That changed around 1972. Summer experiments in pedestrianizing Yonge Street were successful in bringing people to the area, but they also made the scene on the Strip more volatile than usual. Bigger crowds meant more business, but also rowdier behaviour, an increase in on-street prostitution, and more broken beer bottles to tidy up on Sunday morning. By winter of that year, a local merchants’ organization, the Downtown Council, was calling on City Hall to help clean up some of the worst excesses of Yonge’s new businesses, and newly elected Mayor David Crombie promised action. Suddenly the idea that Sin Strip was a problem requiring a solution became the subject of serious debate.
Leading the charge were Toronto’s evangelical Christians. In places of worship across the city, ministers preached that Yonge was “Toronto’s Sin-lane to ruin,” and encouraged their congregations to put pressure on their elected representatives. Meanwhile, a newly minted populist tabloid, the Toronto Sun, mobilized conservatives of all stripes with its calls for a crackdown on Sin Strip. Crombie found himself inundated with letters from concerned citizens. By March 1973 he had heard from nearly 1,000 Torontonians — the most mail received by a Toronto mayor on any single issue for decades.
Both the Sun and evangelical Christian activists tapped into a powerful reserve of frustration with their anti–Sin Strip campaign. Whether they framed their objection in terms of Christian morality or simple common sense, many Torontonians felt that 1960s permissiveness had gone too far: legalized abortion, widespread drug use, decriminalized homosexuality, and now smut. In the early 1970s, conservatives in Canada, like their counterparts in the United States, often saw themselves as a “silent majority” under assault. Alongside frustration, there was fear. Looking to the United States, people wondered whether the appearance of Sin Strip wasn’t a sign that the so-called “urban crisis” had finally arrived in Toronto. They imagined post-apocalyptic futures for the downtown core — inspired by the worst aspects of 1970s Detroit and New York — if the authorities did not take a stand.
But opposition to the sex industry on Yonge was about more than frustration with cultural change or fear of urban decline. Torontonians from neighbourhoods across the city felt a powerful sense of ownership of the street and resented that a few unsavoury characters could interfere with others’ enjoyment of it. These Torontonians saw the issue in terms of rights: their right to stroll down Yonge unmolested by touts, or their right to bring their children to Yonge and Dundas without having to explain what a reverse rub — or a total massage — was. “Yonge must be for all the people,” wrote a citizen in the Toronto Star, and it should not cater to a fringe minority.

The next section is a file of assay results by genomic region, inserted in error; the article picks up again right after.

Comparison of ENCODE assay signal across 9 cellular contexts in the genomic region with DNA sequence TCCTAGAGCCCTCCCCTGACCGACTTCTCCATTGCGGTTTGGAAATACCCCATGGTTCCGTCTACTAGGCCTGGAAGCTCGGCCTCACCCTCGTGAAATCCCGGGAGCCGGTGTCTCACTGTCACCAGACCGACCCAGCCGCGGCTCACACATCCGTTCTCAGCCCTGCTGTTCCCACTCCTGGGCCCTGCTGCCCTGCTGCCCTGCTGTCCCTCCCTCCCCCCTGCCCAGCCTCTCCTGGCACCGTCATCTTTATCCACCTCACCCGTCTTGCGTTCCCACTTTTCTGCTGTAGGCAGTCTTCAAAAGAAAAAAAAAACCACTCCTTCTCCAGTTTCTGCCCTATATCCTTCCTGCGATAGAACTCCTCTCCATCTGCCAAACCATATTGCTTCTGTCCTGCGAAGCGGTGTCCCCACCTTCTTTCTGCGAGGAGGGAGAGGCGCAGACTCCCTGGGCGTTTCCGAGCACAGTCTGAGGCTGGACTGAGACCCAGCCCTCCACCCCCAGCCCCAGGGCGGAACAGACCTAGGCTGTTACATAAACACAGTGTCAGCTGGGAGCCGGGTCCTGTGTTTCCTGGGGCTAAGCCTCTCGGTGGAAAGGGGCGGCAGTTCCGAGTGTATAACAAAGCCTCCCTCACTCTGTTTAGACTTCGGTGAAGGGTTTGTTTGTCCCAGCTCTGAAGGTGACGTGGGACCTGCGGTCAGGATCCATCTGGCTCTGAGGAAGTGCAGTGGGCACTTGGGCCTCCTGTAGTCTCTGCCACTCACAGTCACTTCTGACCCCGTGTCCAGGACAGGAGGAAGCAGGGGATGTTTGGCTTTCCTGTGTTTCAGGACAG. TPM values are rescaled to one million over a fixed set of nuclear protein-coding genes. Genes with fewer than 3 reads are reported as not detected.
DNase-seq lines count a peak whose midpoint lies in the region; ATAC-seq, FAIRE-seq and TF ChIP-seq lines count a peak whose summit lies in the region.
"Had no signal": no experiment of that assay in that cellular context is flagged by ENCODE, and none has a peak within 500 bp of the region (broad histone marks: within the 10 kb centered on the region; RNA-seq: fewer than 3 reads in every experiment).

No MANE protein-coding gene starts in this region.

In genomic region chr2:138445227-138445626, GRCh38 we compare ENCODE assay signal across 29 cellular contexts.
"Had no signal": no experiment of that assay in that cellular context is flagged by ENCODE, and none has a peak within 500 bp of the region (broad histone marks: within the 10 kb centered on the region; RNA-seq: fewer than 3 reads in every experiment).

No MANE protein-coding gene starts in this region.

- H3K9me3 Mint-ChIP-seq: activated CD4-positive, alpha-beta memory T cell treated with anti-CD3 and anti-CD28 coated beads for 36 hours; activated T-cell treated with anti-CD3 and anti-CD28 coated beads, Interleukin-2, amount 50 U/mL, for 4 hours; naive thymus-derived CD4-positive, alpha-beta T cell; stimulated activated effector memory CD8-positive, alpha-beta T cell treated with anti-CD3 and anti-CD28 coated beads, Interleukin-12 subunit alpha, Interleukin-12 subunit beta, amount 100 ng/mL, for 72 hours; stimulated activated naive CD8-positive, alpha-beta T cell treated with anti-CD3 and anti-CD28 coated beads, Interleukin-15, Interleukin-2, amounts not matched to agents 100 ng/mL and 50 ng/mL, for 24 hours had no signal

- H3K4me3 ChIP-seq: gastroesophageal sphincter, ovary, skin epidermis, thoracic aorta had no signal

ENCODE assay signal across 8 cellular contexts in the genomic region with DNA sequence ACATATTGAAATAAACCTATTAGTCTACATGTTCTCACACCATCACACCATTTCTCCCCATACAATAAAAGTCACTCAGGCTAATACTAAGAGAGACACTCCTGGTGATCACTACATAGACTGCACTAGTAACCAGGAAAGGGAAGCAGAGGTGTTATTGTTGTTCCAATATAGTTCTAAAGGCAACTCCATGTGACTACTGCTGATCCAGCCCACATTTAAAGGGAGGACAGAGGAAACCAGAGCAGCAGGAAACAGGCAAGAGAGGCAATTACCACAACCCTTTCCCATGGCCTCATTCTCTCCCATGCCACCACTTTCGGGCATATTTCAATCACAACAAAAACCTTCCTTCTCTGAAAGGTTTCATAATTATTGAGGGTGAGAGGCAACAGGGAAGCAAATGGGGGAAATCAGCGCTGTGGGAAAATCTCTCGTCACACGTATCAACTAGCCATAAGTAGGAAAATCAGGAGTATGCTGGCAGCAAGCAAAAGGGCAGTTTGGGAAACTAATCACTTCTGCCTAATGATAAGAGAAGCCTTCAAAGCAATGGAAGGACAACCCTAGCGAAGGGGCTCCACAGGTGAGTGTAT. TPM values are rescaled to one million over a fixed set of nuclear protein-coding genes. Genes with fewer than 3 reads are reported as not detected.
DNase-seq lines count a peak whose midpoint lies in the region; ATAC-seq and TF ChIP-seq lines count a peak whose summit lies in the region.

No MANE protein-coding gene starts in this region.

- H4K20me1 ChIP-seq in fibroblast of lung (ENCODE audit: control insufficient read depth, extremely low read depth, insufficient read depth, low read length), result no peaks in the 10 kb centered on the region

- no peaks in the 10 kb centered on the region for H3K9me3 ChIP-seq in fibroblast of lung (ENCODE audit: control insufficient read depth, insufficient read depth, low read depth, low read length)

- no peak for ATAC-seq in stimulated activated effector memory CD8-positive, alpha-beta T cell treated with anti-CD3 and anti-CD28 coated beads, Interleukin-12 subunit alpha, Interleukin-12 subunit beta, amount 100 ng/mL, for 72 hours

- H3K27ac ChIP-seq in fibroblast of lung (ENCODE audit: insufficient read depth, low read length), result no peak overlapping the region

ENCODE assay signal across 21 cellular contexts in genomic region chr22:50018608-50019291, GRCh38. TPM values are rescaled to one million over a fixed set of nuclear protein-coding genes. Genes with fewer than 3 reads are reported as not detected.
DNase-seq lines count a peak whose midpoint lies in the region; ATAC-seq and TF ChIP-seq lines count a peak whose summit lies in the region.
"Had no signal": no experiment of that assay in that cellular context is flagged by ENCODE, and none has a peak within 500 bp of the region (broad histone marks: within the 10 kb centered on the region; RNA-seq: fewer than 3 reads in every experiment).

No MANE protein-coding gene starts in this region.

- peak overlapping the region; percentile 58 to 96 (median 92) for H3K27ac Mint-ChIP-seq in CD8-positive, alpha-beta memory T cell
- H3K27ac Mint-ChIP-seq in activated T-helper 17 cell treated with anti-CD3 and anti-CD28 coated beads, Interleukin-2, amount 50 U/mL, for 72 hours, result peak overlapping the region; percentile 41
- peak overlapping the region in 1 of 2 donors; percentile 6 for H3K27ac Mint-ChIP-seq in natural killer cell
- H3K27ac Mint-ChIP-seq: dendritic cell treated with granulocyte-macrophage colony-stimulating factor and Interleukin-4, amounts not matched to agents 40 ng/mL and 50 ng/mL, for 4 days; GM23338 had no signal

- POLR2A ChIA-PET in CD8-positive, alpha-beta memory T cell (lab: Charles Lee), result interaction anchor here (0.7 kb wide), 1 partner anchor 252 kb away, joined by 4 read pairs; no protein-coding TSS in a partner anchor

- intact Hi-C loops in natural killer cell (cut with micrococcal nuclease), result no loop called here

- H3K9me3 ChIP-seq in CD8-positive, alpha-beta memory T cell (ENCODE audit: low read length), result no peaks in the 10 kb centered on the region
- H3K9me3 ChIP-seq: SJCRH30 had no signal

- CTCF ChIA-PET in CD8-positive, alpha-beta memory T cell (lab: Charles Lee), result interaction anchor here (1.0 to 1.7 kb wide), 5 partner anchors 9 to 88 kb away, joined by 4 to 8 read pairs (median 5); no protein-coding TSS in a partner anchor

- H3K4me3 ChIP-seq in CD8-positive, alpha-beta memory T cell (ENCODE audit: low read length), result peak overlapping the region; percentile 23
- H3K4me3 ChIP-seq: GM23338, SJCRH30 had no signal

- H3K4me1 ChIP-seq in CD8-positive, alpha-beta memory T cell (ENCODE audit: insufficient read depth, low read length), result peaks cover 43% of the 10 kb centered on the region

Of course, rights could cut both ways. The possibility of City Hall “cleaning up” Yonge enraged defenders of civil liberties. Mature adults had the right to patronize body-rub parlours and strip clubs, and to choose for themselves what to read or watch. Anything else smacked of dictatorship, explained celebrated writer Pierre Berton in discussion with reporters. Taking another tack, critics of the cleanup idea argued that Toronto wouldn’t be the same without Sin Strip; it was one of only a handful of colourful, exciting areas in the otherwise dull and repressed Toronto the Good. There was a bit of suburban-downtown resentment, too: “Imagine for a moment,” explained one man to the mayor, “all Toronto as bland as its suburban areas — a big city needs its Strip.”
Torontonians lined up on both sides of the question, and while opponents of the Strip were certainly more vocal and organized, by the end of 1973 the debate seemed to be at a stalemate. Yonge’s body-rub magnates could breathe easily for a while. But even with a clear mandate, just what could authorities do about vice on Yonge? Municipal powers were limited, and the federal government appeared to have washed its hands of intervening in local debates over censorship and prostitution. Watching the gears turn as Toronto and Metro officials explored their policy options was a lesson in political improvisation.
When questioned, Police Chief Harold Adamson explained that his hands were tied. Charges against Sin Strip businesses rarely held up in the increasingly lenient courts, and the most flagrantly illegal activity on the Strip — the selling of sexual services in massage parlours — was difficult to prove without costly undercover stings and raids. In a period of rising crime rates and national concern over the drug problem, his officers had better uses for their time. The idea of using zoning law to disperse or move the sex industry, tactics already implemented in Detroit and Boston, was initially attractive. But drafting the law was bogged down by legal complications and by squabbles over which city neighbourhood should host the new sex district (King and Parliament streets and the Island were two suggestions).